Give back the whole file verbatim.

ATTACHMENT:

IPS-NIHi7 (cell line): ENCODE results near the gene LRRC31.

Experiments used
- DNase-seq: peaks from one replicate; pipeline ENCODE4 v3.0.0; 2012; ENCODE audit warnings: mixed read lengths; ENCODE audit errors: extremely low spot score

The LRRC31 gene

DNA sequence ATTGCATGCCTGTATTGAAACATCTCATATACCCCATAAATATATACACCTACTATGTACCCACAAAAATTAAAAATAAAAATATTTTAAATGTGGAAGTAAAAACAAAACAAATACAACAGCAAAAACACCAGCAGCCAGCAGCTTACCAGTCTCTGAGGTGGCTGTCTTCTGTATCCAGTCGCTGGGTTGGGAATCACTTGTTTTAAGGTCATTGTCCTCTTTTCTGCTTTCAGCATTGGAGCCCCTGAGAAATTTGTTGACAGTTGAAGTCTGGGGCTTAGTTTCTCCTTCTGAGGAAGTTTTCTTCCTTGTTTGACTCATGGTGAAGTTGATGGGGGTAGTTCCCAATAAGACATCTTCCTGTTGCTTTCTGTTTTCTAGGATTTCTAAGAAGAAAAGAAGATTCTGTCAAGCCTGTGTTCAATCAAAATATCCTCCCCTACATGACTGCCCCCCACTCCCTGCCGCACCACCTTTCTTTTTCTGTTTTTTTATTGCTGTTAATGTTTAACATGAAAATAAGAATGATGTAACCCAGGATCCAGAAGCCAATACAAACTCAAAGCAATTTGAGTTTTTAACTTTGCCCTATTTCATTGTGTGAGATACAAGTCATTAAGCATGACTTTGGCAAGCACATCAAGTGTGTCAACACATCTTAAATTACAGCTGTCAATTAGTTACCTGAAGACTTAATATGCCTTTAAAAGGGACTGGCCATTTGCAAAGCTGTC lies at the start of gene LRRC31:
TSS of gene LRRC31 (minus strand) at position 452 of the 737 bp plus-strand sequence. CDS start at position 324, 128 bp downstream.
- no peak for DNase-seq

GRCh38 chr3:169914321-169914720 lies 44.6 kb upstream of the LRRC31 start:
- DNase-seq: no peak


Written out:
IPS-NIHi7 (cell line): ENCODE results near the gene LRRC31.

Experiments used
- DNase-seq: peaks from one replicate; pipeline ENCODE4 v3.0.0; 2012; ENCODE audit warnings: mixed read lengths; ENCODE audit errors: extremely low spot score

The LRRC31 gene

DNA sequence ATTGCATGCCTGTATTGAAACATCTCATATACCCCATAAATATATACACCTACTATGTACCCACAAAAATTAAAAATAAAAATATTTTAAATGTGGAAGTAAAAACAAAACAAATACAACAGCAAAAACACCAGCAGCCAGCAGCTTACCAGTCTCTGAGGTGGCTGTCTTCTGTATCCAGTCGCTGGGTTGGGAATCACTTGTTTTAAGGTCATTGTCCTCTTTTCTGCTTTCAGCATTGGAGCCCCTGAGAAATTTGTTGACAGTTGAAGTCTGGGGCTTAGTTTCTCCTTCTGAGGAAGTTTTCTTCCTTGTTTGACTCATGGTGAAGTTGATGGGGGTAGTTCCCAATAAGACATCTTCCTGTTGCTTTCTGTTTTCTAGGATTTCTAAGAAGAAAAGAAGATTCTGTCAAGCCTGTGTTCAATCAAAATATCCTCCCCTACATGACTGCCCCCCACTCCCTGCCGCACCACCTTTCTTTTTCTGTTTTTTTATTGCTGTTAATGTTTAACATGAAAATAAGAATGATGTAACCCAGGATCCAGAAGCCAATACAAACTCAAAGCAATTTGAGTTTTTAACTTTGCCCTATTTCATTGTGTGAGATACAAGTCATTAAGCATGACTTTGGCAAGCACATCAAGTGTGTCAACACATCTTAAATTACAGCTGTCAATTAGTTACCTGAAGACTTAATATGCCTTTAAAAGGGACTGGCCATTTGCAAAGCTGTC lies at the start of gene LRRC31:
TSS of gene LRRC31 (minus strand) at position 452 of the 737 bp plus-strand sequence. CDS start at position 324, 128 bp downstream.
- no peak for DNase-seq

GRCh38 chr3:169914321-169914720 lies 44.6 kb upstream of the LRRC31 start:
- DNase-seq: no peak